Archives February 2020

A direct booking site with no fees, gimmicks, or surprises

I talk a lot in my paid courses about how important it is to have a direct booking site that you can send to people. Something that cuts out the middle-man of Airbnb, Booking.com, VRBO, or any other channel that you choose to list with. 

If you’re using Your Porter, they already have a built-in direct booking site. It’s clean, looks good, and is VERY easy to set up and use. So if you’re already a Your Porter customer, their direct booking site is definitely the way to go. 

But what if you stop using Your Porter? Or never use them in the first place? That’s where Houfy comes in. 

Houfy is a platform that allows you to directly list your space to customers without paying any third-party commission fees. Best of all, the platform itself is absolutely free! So both you and the guest literally pay nothing more than the price that’s listed (plus credit card processing fees).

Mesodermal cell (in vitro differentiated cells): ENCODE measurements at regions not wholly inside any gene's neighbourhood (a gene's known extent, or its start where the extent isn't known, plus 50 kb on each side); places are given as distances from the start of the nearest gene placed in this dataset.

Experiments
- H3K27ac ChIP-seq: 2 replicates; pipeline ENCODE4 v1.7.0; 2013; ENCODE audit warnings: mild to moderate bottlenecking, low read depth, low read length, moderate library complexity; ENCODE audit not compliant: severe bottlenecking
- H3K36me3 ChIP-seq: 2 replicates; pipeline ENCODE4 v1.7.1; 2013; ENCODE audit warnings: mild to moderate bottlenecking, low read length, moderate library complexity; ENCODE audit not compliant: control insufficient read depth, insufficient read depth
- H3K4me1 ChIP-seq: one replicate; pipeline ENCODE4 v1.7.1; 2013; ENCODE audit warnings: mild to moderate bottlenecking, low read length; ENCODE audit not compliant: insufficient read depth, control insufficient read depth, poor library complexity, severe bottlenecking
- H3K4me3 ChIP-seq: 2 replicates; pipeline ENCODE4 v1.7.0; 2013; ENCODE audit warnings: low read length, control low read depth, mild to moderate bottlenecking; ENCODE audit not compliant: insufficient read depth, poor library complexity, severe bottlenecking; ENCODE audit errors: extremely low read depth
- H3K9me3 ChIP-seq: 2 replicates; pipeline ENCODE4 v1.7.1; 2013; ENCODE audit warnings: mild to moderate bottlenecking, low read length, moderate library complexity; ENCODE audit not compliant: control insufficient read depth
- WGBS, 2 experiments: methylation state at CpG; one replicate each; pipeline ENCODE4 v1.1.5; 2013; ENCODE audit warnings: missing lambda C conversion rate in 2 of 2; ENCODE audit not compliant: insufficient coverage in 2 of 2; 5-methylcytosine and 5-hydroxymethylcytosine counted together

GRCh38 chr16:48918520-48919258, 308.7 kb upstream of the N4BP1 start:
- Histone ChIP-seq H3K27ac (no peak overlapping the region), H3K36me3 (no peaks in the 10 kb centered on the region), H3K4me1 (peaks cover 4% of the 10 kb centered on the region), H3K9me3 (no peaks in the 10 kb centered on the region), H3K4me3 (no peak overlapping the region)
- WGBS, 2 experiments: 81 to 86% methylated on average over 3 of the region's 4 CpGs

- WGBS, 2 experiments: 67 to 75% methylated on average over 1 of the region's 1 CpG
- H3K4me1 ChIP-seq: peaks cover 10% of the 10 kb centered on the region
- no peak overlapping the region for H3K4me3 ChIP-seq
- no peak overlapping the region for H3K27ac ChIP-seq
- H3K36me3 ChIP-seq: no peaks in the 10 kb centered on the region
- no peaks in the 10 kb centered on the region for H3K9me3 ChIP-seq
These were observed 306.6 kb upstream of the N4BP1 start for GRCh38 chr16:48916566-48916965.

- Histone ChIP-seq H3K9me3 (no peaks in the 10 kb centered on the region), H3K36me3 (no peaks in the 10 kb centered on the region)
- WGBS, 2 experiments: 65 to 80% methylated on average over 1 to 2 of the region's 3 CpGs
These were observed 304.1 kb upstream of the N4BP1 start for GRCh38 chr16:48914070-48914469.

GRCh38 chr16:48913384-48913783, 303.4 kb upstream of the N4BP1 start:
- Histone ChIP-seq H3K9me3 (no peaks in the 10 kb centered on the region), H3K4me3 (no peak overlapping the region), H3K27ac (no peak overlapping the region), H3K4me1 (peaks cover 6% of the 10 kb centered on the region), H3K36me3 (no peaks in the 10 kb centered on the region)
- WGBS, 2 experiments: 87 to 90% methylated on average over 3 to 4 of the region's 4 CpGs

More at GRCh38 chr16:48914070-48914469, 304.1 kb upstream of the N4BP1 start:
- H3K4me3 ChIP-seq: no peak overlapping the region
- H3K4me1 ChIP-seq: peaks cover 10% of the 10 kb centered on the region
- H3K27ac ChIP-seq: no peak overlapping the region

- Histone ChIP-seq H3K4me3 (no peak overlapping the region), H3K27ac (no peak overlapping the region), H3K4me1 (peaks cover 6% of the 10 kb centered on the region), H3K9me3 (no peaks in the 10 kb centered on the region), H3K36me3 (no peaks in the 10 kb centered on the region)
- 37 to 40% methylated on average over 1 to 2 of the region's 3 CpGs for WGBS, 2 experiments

That’s it. No hidden fees, gimmicks, or surprises. 

I’ve been using Houfy for a little while now and I have to say I’m very pleased so far. 

It’s super easy to import your existing listings from other major channels, so you don’t have to go through the headache of re-creating all of your listings from scratch. You can create guidebooks that can be easily shared with other people. It’s a clean and easy user interface. And of course, it’s free – always a plus :). 

Houfy isn’t perfect and doesn’t pretend to be.

It looks like it’s mostly run at this point by a single person, who is honest about the presence of bugs and other issues on the platform. However, as it reaches critical mass (it recently hit over 50,000 listings), I suspect that it will rapidly improve to meet the demand. And frankly, it’s already pretty good as is.